Alcohol Use and the Propensity for Self-Employment

Wesley A. Austin, Brandi N. Guidry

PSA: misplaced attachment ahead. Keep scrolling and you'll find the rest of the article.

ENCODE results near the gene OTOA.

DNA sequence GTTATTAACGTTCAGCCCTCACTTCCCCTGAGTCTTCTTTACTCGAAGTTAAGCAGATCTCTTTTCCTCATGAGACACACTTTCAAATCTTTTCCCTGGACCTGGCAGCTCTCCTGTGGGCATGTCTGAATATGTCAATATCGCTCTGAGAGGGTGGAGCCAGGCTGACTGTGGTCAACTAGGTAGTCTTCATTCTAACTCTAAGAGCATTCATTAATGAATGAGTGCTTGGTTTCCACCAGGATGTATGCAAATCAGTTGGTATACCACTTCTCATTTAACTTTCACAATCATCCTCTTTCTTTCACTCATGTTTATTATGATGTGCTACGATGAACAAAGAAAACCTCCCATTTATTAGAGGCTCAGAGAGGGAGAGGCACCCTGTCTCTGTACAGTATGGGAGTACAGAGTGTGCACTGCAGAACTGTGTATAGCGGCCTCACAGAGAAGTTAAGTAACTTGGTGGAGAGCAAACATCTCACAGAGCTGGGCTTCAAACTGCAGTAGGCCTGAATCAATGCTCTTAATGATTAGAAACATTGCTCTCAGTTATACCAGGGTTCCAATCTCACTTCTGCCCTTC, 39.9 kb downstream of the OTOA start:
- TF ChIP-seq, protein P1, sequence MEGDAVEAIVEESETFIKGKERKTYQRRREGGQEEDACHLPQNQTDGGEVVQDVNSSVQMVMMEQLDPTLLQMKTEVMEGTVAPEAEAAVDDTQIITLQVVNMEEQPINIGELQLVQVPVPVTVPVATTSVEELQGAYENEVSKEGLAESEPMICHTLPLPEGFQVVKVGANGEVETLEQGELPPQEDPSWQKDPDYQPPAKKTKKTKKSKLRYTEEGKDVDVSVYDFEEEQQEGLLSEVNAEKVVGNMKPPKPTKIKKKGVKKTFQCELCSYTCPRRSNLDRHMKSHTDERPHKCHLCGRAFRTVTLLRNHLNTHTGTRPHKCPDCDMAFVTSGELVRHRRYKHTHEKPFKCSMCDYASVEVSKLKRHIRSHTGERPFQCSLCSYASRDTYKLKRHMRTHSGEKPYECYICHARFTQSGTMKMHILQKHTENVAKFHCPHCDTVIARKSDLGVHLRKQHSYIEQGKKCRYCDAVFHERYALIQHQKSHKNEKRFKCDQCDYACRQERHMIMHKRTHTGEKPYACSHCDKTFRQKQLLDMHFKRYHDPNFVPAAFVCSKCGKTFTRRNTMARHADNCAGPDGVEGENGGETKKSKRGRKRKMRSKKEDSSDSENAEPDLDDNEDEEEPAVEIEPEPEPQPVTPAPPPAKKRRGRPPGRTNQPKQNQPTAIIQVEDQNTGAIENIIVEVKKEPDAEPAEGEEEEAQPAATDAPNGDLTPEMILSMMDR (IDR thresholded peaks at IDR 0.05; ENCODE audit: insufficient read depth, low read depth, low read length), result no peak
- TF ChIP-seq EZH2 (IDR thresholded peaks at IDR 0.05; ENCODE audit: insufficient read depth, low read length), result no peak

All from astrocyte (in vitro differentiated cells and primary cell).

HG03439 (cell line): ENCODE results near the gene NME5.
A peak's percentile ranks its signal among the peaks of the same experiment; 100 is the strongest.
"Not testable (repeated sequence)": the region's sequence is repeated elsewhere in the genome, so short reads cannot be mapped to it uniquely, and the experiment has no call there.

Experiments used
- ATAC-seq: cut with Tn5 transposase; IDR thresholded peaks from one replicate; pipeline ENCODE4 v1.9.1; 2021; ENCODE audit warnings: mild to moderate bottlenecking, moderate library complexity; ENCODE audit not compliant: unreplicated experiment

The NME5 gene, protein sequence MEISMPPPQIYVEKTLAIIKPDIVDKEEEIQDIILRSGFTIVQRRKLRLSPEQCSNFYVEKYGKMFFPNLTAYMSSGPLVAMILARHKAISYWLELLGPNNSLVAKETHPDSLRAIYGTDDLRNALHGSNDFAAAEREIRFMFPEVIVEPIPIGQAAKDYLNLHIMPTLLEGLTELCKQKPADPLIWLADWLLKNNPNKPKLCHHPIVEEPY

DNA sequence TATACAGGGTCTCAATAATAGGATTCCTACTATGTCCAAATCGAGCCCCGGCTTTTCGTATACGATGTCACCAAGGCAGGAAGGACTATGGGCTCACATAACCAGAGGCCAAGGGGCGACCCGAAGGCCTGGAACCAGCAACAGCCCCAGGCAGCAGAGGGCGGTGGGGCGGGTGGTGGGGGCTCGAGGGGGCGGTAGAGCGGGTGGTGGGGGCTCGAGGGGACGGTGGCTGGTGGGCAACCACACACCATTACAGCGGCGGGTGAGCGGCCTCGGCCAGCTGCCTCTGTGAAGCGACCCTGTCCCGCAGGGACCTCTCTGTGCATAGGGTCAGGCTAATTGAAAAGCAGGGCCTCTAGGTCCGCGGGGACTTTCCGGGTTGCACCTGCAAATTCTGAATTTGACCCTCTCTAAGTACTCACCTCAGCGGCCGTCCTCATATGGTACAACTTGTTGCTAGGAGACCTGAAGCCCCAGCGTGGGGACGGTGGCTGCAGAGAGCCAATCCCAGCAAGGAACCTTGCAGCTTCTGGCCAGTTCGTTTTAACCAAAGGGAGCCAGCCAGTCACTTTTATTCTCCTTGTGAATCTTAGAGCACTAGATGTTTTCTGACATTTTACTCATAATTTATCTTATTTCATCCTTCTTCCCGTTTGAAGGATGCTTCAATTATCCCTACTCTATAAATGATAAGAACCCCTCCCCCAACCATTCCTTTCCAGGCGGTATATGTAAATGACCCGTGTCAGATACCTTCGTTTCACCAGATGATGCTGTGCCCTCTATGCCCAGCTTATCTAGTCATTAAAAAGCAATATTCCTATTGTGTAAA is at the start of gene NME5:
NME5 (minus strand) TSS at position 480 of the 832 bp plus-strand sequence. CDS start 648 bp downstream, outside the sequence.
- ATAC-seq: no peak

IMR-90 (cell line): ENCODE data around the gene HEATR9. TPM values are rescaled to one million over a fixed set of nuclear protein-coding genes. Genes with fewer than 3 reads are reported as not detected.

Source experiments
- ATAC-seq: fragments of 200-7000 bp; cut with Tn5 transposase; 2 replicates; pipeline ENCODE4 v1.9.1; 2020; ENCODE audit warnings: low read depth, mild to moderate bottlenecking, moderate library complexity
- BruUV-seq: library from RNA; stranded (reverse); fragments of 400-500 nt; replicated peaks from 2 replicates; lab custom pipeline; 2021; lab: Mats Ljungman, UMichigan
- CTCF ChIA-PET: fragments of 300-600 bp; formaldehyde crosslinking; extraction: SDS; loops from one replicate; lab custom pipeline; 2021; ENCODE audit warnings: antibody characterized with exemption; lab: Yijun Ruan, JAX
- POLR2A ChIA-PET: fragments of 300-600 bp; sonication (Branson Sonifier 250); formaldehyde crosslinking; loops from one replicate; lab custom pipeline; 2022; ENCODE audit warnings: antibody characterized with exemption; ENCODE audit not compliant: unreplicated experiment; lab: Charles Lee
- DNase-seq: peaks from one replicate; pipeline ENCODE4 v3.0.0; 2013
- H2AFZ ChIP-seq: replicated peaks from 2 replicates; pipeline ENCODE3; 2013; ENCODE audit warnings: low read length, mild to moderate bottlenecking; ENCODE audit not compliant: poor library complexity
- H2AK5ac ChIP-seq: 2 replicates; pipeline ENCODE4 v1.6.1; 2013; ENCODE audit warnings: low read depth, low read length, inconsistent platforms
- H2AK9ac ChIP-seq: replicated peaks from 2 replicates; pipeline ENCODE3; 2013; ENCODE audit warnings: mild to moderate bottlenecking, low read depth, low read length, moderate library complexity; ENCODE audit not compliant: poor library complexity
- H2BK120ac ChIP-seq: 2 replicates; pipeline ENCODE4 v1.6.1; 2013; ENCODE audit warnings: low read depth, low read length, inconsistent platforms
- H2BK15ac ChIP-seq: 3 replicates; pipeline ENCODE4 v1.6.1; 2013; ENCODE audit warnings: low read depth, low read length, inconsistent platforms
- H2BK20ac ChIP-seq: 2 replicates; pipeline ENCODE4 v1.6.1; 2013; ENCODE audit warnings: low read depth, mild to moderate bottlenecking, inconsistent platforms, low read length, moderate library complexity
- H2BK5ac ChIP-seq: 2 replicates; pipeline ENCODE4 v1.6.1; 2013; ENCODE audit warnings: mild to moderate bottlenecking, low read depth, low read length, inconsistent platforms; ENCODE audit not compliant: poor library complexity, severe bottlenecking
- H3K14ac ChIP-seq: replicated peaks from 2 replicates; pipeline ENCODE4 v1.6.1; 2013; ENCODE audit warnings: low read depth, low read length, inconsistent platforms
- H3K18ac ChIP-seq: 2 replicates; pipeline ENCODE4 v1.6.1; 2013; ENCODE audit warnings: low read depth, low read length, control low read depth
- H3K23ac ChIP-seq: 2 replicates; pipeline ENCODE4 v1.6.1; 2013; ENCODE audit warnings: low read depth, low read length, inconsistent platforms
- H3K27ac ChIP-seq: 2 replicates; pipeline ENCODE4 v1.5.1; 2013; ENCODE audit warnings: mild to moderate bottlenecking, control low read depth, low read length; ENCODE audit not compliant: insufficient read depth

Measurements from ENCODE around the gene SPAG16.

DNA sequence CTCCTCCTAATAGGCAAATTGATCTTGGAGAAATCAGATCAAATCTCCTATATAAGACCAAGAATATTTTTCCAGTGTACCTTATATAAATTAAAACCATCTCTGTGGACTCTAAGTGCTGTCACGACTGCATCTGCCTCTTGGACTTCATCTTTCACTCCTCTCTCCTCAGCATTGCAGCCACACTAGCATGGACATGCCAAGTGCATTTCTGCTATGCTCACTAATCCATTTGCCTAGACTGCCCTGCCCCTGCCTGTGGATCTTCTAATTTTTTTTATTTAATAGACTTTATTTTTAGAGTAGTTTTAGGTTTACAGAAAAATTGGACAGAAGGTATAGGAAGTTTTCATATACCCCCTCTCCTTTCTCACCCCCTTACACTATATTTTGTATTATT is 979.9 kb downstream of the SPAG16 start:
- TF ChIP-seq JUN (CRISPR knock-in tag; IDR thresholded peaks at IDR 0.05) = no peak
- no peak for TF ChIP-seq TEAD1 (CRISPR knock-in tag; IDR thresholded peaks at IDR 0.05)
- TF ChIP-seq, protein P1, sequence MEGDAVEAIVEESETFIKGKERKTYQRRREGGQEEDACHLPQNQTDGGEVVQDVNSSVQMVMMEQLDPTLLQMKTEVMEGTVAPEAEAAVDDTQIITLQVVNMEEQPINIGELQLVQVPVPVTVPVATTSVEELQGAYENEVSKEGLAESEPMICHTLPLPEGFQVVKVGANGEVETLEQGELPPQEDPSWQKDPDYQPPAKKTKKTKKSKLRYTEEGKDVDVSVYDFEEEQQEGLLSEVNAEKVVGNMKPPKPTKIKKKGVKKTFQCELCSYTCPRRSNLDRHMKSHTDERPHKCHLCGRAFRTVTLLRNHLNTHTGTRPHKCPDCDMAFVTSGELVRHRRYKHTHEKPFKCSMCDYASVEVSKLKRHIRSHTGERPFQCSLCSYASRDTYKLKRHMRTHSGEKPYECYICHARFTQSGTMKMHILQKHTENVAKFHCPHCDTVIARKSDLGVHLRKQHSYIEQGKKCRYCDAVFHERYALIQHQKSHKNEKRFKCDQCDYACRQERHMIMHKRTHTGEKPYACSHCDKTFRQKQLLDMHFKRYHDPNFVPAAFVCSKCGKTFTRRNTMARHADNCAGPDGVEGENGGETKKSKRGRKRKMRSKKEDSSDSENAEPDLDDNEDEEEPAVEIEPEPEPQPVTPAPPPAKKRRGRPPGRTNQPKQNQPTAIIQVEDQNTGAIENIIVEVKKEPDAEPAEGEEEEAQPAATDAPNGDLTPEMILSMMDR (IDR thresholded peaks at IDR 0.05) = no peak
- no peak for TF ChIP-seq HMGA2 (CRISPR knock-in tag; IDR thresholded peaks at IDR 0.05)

Considerable controversy surrounds the effects of alcohol use on labor market variables, and, while some issues have been addressed, important questions regarding employment outcomes persist. This article addresses the question of whether drinking leads, in causal ways, to lower rates of self-employment, which has implications for small business development. Using a large sample from the 2006 and 2007 National Survey on Drug Use and Health (NSDUH), an instrumental variable model is developed to estimate the causal impact of alcohol use on the probability of being self-employed. Extensive empirical testing is conducted to verify instrument strength and exogenity. Results indicate that drinking reduces the probability of self-employment and effects are relatively stable across instrument specifications.

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